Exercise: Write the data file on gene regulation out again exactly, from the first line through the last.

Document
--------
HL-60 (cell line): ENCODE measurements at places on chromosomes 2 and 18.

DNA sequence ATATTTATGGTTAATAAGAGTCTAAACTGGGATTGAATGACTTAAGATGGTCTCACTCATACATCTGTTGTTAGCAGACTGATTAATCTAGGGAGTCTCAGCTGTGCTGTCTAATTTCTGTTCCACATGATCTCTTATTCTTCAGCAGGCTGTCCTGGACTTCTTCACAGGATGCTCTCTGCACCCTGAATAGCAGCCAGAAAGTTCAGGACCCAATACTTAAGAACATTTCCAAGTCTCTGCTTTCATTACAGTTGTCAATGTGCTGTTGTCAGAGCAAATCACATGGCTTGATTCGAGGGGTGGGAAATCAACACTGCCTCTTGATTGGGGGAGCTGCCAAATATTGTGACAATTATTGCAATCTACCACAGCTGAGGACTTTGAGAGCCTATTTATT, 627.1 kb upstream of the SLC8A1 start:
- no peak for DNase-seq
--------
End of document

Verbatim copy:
HL-60 (cell line): ENCODE measurements at places on chromosomes 2 and 18.

DNA sequence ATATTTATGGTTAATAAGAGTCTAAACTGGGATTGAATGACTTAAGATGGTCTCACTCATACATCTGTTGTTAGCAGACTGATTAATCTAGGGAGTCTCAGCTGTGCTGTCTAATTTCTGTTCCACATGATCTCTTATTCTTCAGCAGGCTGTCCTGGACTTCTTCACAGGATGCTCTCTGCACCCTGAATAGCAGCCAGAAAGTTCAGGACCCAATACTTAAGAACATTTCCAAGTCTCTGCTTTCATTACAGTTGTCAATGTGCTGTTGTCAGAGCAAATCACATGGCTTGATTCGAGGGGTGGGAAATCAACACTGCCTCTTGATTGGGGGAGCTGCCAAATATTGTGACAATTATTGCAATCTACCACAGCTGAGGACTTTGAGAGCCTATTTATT, 627.1 kb upstream of the SLC8A1 start:
- no peak for DNase-seq